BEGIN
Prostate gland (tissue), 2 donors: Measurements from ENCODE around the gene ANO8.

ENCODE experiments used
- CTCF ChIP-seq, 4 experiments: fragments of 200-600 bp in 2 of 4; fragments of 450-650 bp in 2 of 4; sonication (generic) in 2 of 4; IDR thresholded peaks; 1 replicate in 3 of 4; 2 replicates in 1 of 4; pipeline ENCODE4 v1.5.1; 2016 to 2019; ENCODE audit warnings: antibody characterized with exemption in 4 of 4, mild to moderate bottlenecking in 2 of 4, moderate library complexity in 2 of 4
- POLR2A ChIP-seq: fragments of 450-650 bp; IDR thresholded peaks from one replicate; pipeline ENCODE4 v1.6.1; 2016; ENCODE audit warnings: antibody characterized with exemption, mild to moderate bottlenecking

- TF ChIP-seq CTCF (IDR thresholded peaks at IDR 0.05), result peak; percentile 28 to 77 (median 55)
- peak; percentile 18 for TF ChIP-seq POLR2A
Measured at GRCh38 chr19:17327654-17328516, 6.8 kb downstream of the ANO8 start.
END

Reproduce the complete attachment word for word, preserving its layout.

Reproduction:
Prostate gland (tissue), 2 donors: Measurements from ENCODE around the gene ANO8.

ENCODE experiments used
- CTCF ChIP-seq, 4 experiments: fragments of 200-600 bp in 2 of 4; fragments of 450-650 bp in 2 of 4; sonication (generic) in 2 of 4; IDR thresholded peaks; 1 replicate in 3 of 4; 2 replicates in 1 of 4; pipeline ENCODE4 v1.5.1; 2016 to 2019; ENCODE audit warnings: antibody characterized with exemption in 4 of 4, mild to moderate bottlenecking in 2 of 4, moderate library complexity in 2 of 4
- POLR2A ChIP-seq: fragments of 450-650 bp; IDR thresholded peaks from one replicate; pipeline ENCODE4 v1.6.1; 2016; ENCODE audit warnings: antibody characterized with exemption, mild to moderate bottlenecking

- TF ChIP-seq CTCF (IDR thresholded peaks at IDR 0.05), result peak; percentile 28 to 77 (median 55)
- peak; percentile 18 for TF ChIP-seq POLR2A
Measured at GRCh38 chr19:17327654-17328516, 6.8 kb downstream of the ANO8 start.